A former deputy jailer has been sentenced to four years in prison for using a taser on a suicidal inmate.
Former Fulton County Detention Center deputy jailer, 54-year-old James Eakes, was found guilting in federal court in Paducah of using a taser to punish a suicidal inmate for cursing. Federal prosecutors said Eakes’ use of the taser deprived the inmate of his constitutional right to be free from cruel and unusual punishment.
“The Department of Justice does not tolerate any physical abuse of inmates, especially by a correctional officer entrusted to their care,” Assistant Attorney General Eric Dreiband said. “The Civil Rights Division will continue to uphold the Constitution and obtain justice for the victims of civil rights abuses.”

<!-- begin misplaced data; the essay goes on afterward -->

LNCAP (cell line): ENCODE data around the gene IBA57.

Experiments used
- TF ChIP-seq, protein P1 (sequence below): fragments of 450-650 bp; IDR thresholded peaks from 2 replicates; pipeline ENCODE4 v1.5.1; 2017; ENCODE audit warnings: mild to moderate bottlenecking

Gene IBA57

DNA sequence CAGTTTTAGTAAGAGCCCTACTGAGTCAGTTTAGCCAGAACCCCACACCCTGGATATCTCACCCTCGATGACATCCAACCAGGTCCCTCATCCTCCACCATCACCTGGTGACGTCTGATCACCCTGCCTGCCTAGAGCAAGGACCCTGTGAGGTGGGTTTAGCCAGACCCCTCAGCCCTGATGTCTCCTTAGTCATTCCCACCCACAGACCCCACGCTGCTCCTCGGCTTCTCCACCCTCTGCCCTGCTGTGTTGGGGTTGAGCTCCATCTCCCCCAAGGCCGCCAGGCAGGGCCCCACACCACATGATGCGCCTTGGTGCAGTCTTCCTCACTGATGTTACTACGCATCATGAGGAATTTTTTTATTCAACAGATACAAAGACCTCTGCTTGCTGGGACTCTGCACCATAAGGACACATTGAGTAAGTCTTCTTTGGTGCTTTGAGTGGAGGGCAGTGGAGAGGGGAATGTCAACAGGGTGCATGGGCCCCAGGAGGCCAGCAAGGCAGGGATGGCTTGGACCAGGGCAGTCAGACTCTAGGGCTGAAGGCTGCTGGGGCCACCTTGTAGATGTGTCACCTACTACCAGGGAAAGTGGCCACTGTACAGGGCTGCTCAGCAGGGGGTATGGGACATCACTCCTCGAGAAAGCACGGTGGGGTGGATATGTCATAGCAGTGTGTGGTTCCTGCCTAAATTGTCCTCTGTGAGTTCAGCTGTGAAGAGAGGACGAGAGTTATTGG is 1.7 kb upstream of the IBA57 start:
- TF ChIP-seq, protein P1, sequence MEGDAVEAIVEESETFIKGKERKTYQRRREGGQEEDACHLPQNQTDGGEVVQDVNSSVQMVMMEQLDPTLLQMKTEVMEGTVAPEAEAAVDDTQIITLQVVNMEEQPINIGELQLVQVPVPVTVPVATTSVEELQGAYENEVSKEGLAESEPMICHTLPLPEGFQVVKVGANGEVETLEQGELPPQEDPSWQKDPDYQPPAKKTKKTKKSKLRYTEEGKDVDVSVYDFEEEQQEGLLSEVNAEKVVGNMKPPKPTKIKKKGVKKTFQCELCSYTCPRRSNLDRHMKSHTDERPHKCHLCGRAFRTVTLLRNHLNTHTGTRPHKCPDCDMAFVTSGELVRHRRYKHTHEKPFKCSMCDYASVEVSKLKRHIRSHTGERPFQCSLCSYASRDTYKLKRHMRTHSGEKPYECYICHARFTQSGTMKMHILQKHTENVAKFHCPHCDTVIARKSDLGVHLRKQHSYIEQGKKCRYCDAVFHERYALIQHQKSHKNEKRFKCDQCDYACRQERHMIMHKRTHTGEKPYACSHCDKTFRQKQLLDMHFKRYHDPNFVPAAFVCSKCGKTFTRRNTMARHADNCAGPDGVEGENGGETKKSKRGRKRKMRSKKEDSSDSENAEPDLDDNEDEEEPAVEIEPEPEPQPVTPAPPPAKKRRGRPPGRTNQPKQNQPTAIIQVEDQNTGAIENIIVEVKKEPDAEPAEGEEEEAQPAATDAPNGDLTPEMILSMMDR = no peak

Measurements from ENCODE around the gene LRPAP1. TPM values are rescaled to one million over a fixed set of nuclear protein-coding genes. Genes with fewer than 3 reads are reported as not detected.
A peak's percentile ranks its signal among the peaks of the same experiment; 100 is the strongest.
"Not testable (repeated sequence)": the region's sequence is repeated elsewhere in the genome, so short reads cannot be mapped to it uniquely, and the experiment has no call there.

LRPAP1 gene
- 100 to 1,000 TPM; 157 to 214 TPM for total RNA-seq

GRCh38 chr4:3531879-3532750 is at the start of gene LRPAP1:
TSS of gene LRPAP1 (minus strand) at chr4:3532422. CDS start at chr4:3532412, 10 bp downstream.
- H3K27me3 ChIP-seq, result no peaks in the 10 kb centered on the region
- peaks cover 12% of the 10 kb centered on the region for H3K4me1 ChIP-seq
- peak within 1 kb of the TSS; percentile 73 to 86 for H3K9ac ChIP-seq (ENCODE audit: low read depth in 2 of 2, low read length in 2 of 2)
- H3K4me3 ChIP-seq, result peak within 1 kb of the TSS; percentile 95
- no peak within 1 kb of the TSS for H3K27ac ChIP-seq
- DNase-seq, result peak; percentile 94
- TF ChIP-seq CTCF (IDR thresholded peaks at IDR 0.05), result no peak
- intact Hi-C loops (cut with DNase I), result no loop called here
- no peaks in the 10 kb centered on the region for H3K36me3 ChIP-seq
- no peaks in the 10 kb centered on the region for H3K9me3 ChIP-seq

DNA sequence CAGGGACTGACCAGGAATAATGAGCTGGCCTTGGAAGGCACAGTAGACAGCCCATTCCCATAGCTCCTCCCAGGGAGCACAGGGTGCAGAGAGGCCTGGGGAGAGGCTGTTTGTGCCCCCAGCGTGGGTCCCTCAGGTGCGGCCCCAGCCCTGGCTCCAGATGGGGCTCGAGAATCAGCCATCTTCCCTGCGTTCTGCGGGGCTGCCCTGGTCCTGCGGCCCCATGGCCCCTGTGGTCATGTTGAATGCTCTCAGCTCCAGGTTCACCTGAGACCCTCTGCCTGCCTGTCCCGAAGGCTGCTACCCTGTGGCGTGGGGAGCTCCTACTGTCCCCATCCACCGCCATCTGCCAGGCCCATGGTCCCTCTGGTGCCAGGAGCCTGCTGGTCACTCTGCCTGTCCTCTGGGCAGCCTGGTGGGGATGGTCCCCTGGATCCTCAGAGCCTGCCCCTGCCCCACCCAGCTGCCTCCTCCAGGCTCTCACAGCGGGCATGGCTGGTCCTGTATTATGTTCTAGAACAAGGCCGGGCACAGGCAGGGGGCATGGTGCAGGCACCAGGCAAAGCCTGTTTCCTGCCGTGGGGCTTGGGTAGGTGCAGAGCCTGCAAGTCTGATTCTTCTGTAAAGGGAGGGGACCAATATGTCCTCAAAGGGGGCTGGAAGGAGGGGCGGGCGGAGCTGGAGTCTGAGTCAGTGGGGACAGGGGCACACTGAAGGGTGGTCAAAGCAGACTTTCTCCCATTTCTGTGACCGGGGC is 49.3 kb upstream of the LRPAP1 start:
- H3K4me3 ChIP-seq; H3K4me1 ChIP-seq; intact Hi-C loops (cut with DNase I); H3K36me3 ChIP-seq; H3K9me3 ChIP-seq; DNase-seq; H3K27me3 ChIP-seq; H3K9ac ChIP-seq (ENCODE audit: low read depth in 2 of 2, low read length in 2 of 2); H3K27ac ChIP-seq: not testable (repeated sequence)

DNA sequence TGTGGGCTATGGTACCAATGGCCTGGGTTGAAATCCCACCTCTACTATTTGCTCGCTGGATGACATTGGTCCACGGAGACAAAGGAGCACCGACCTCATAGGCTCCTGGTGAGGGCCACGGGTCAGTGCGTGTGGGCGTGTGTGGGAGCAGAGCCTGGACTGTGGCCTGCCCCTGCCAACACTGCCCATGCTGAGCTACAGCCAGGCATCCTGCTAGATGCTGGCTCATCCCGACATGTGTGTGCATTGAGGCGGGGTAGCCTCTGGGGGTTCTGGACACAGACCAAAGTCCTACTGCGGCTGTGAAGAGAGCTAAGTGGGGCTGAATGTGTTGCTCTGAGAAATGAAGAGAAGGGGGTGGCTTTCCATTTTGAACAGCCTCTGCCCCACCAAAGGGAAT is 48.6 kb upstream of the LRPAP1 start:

The evidence and testimony at the former deputy jailer’s trial revealed Eakes was first called to the inmate’s cell because the inmate told guards he was suicidal, according to prosecutors. As required by the jail’s procedures, Eakes and two other female deputy jailers then removed all the inmate’s possessions and made him strip.
Eakes left the cell and closed the door, which automatically locked, leaving the inmate in his cell with only an anti-suicide garment, prosecutors said.
After he was locked in his cell, the inmate cursed at Eakes from behind the cell door. Eakes then ordered the door unlocked, removed his Taser from his holster, opened the door, and immediately shot the inmate with the Taser.
Eakes then entered the inmate’s cell and, while activating the Taser, repeatedly yelled at the inmate not to curse at him again. Despite the inmate taking no aggressive action toward Eakes, and with the inmate slumped against the cell wall, Eakes tased him two more times, prosecutors said.
Eakes faced a maximum sentence of 10 years.
By Ken Howlett, News Director
Contact Ken at email@example.com